Week 5th – 12th April 2020

…”I was actually cringing for Mr Hancock, (Secretary Of State for Health) he just has no concept. We are cleaning visors in sterilisation fluid, masks cannot be re-used, nor gowns. We usually have two 15 minute breaks and two 30 minute breaks, (four in total)  over a twelve and a half hours shift. Now, we have three 30 minute breaks just to save PPE! 

We still get the same time overall but less opportunity to go to the toilet and get drinks! We can’t have a drink in our PPE! ( as mentioned in yesterday’s post, PPE though essential, is not comfortable to wear).

I also feel quite insulted at the politicans clapping for the key workers they have underfunded for so long!

As for Boris in ICU, we only admit if the patient is going straight to a ventilator. Anyone managing oxygen would be in HDU, (High Dependancy Unit)! That is what is called a ‘soft admission’ and you can be certain it would not happen to Joe Public! Not that I would wish the man any harm, just that lots of patients will not get the opportunity he was given as we have so few ICU beds per head of population.

Even now when we have expanded our capacity in other places, and the next phase of more beds is underway, we lack the vital experienced ICU nurses to treat the patients! We are now trying to train theatre staff and ward staff to help us.  Realistically though, we cannot give them a full skill set, it takes years to become experienced and knowledgeable in critical care. We have pulled back nurses that have left us, they have, with their agreement come back on seconded places.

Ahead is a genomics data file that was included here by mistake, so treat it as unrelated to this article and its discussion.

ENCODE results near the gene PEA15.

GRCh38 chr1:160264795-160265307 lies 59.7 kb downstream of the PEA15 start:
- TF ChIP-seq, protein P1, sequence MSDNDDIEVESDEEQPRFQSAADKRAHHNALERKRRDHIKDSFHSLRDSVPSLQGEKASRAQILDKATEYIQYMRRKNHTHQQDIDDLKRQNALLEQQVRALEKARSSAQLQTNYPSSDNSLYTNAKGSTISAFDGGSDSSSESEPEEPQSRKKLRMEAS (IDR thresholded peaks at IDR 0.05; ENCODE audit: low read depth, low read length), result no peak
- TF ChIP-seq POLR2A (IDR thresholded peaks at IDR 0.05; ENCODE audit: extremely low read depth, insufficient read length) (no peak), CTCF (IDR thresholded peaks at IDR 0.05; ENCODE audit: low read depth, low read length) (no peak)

Mr Hancock hasn’t a clue.

I am also astonished at the disproportionate amount of male patients we have. When I left shift the other night we had nine ventilated patients, all male. This virus is much more dangerous to men. China and Italy had the same trend.

The patients are also much sicker than I first assumed they would be, not just respiratory failure, many advance quickly to multi-system failure. The patients are staying a long time, fifteen-twenty days; it’s just incredible.  It’s bizarre how it can hit one patient so severely, yet others have mild symptoms”.






I keep in contact with a friend who is a critical care nurse in a major hospital. After a lot of thought I have decided to post some of the news from my friend, starting with :

End March-Early April:

“……….It’s only a small percentage who are unfortunate to contract Covid that become critically unwell. Sadly, those who do are very unwell indeed!